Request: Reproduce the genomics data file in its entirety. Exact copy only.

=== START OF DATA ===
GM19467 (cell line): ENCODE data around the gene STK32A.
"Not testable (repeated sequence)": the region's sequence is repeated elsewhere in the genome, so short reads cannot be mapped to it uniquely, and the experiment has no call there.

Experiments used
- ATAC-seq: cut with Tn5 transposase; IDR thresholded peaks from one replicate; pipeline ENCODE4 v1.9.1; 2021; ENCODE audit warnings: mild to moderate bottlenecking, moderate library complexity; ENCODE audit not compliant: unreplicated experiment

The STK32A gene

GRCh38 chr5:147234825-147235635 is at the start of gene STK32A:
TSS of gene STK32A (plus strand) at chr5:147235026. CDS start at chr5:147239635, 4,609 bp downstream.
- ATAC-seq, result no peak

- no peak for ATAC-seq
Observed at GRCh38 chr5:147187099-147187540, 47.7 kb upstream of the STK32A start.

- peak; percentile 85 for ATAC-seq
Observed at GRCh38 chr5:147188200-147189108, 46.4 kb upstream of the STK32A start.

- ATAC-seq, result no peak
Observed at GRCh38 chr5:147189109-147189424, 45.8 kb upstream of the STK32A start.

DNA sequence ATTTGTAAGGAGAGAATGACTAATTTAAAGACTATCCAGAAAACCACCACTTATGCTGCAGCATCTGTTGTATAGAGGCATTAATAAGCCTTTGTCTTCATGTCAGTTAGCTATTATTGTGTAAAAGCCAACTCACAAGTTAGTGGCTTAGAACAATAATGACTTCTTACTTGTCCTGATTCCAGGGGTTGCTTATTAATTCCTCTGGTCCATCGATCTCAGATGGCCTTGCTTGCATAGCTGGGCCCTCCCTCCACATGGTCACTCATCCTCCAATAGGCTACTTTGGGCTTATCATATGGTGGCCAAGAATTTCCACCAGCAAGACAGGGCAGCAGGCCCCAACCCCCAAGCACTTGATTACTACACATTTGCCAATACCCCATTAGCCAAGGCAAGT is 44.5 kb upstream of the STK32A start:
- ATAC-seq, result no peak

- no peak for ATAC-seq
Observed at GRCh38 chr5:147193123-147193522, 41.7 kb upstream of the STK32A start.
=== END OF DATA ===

GM19467 (cell line): ENCODE data around the gene STK32A.
"Not testable (repeated sequence)": the region's sequence is repeated elsewhere in the genome, so short reads cannot be mapped to it uniquely, and the experiment has no call there.

Experiments used
- ATAC-seq: cut with Tn5 transposase; IDR thresholded peaks from one replicate; pipeline ENCODE4 v1.9.1; 2021; ENCODE audit warnings: mild to moderate bottlenecking, moderate library complexity; ENCODE audit not compliant: unreplicated experiment

The STK32A gene

GRCh38 chr5:147234825-147235635 is at the start of gene STK32A:
TSS of gene STK32A (plus strand) at chr5:147235026. CDS start at chr5:147239635, 4,609 bp downstream.
- ATAC-seq, result no peak

- no peak for ATAC-seq
Observed at GRCh38 chr5:147187099-147187540, 47.7 kb upstream of the STK32A start.

- peak; percentile 85 for ATAC-seq
Observed at GRCh38 chr5:147188200-147189108, 46.4 kb upstream of the STK32A start.

- ATAC-seq, result no peak
Observed at GRCh38 chr5:147189109-147189424, 45.8 kb upstream of the STK32A start.

DNA sequence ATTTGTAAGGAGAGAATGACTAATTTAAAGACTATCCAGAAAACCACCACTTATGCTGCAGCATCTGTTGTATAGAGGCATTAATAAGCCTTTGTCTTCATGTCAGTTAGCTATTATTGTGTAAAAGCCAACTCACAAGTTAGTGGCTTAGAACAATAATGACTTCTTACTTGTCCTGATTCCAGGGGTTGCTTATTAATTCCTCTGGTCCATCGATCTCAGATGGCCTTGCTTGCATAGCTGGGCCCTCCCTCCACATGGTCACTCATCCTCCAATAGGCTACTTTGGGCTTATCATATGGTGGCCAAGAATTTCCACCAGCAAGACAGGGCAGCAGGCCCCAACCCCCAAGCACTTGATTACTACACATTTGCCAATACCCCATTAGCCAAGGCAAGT is 44.5 kb upstream of the STK32A start:
- ATAC-seq, result no peak

- no peak for ATAC-seq
Observed at GRCh38 chr5:147193123-147193522, 41.7 kb upstream of the STK32A start.